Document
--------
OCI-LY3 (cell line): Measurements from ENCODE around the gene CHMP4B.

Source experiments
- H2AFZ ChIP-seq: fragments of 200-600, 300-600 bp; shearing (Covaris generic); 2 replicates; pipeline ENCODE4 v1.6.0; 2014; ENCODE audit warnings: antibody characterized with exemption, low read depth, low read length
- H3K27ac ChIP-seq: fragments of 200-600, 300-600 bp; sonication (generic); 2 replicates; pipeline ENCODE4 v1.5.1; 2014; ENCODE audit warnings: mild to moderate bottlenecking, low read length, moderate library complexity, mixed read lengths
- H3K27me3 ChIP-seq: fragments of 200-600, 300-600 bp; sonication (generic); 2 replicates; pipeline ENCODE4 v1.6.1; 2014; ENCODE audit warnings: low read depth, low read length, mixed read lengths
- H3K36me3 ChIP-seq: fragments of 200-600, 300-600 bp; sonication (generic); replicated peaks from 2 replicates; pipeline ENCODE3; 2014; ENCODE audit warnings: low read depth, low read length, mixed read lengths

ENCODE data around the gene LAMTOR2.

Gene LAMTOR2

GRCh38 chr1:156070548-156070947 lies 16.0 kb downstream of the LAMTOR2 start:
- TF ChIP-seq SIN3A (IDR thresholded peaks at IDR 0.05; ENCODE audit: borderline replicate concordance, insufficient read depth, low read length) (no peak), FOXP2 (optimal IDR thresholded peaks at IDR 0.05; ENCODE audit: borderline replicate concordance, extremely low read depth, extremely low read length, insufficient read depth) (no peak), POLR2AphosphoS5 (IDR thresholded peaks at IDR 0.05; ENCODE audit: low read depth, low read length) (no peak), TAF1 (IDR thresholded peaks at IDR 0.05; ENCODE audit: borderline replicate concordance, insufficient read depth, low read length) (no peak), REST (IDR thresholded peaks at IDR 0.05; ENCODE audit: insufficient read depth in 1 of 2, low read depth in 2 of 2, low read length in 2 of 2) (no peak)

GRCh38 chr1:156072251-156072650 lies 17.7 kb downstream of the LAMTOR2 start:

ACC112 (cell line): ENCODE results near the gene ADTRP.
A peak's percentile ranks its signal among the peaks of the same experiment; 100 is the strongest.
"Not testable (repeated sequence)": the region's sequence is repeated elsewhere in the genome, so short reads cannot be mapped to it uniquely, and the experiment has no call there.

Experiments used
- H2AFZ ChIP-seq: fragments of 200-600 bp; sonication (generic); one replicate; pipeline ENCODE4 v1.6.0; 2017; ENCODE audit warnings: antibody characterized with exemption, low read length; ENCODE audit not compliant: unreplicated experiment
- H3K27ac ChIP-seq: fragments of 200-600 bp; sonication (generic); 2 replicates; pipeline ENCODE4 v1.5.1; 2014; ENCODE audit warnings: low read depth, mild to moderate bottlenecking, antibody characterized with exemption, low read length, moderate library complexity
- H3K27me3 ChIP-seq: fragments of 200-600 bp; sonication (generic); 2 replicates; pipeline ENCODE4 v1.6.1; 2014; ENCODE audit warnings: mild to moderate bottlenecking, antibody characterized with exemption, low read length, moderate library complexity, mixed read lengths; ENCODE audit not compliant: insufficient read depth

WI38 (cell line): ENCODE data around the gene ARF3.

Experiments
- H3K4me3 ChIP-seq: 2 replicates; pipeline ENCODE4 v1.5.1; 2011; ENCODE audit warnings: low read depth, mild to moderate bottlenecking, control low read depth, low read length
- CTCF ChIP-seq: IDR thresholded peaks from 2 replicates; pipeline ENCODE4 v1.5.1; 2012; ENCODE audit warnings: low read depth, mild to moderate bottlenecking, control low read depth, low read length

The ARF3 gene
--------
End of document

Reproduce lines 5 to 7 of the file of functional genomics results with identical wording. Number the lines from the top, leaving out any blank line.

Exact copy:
- H3K27me3 ChIP-seq: fragments of 200-600, 300-600 bp; sonication (generic); 2 replicates; pipeline ENCODE4 v1.6.1; 2014; ENCODE audit warnings: low read depth, low read length, mixed read lengths
- H3K36me3 ChIP-seq: fragments of 200-600, 300-600 bp; sonication (generic); replicated peaks from 2 replicates; pipeline ENCODE3; 2014; ENCODE audit warnings: low read depth, low read length, mixed read lengths

ENCODE data around the gene LAMTOR2.